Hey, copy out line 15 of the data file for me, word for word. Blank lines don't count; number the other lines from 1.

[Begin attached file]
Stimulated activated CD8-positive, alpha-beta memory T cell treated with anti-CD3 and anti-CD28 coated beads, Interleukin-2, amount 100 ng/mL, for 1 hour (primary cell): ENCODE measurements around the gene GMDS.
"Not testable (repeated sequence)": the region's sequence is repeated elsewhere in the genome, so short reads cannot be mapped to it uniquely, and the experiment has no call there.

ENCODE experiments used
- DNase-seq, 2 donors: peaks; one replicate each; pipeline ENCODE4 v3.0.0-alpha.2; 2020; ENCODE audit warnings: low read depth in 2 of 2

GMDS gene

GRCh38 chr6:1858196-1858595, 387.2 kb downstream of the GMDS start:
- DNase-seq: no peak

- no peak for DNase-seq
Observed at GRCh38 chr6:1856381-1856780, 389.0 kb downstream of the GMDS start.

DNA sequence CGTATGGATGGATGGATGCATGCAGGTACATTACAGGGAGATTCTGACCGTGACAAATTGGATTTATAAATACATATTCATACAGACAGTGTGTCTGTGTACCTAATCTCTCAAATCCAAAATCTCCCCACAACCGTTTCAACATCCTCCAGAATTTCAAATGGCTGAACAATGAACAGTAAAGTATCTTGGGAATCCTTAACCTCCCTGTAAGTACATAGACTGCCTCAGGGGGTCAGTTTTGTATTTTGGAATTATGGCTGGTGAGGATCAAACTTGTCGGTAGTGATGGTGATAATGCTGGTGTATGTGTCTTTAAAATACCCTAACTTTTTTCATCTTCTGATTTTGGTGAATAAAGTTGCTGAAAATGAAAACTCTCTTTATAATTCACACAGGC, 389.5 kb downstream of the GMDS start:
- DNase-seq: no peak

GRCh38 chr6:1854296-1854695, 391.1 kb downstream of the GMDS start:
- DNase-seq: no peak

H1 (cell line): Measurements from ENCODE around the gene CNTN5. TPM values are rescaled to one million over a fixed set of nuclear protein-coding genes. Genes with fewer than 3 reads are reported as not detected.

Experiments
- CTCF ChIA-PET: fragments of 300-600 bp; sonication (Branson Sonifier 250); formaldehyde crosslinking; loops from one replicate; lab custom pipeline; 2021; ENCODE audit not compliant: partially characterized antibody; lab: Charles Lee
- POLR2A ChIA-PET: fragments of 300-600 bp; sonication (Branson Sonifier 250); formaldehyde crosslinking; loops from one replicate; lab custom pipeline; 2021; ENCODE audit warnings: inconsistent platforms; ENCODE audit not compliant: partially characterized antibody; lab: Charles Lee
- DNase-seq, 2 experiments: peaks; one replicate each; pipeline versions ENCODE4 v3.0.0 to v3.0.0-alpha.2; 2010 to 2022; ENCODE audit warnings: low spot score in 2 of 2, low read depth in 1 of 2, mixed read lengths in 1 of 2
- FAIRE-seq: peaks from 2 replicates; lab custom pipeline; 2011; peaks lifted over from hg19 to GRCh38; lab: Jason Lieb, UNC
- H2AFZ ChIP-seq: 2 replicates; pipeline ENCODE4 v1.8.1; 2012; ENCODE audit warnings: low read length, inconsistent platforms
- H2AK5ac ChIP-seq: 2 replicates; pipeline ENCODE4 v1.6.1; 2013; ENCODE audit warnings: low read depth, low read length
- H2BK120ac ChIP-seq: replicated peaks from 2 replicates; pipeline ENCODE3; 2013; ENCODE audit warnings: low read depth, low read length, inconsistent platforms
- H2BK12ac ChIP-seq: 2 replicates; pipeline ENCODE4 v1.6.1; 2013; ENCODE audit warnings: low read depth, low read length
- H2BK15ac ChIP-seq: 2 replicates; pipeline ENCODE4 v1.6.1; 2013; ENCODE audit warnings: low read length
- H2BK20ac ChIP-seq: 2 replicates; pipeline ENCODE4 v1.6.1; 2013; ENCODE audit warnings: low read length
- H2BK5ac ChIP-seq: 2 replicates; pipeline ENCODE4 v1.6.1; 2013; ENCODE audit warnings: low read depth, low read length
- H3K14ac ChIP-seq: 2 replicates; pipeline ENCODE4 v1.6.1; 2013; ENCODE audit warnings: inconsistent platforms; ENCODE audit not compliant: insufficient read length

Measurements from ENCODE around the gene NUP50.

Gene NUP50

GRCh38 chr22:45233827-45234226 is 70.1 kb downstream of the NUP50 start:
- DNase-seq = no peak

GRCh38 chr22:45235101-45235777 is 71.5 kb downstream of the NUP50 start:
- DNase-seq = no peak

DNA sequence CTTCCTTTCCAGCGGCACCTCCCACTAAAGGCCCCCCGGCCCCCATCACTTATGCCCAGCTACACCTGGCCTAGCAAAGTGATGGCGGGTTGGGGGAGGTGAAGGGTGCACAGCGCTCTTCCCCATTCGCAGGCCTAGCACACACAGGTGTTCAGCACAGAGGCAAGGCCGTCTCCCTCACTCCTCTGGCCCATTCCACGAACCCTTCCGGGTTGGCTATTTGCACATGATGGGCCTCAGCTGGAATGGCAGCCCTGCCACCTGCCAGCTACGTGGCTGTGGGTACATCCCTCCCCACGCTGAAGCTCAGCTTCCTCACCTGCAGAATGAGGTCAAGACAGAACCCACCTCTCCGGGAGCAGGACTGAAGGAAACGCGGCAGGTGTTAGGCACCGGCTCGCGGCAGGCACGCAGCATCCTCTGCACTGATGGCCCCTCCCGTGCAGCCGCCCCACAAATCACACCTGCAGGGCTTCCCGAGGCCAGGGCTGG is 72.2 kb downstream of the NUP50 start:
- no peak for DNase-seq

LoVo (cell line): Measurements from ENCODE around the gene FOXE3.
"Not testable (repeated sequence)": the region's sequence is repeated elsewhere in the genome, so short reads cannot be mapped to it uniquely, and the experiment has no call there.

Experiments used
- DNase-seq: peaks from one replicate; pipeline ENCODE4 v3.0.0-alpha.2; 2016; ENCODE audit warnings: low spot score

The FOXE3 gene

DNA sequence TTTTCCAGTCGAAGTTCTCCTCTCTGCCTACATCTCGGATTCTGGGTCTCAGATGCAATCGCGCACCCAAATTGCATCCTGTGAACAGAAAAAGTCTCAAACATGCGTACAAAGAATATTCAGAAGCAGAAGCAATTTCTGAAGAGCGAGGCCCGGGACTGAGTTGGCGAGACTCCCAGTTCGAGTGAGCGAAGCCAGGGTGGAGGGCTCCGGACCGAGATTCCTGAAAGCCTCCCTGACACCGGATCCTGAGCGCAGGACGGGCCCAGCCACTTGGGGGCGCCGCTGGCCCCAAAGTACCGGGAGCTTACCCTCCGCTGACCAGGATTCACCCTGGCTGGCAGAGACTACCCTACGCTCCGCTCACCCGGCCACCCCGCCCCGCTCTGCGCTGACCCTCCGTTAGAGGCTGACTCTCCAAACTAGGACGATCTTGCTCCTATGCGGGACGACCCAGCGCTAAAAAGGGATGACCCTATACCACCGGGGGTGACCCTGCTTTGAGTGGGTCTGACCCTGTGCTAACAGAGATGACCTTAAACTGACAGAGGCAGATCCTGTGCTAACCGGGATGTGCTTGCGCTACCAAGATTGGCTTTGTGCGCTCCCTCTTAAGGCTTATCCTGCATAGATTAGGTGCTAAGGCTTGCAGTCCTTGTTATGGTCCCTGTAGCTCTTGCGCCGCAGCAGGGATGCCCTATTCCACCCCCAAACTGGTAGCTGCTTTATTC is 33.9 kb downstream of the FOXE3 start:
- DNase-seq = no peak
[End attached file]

Experiments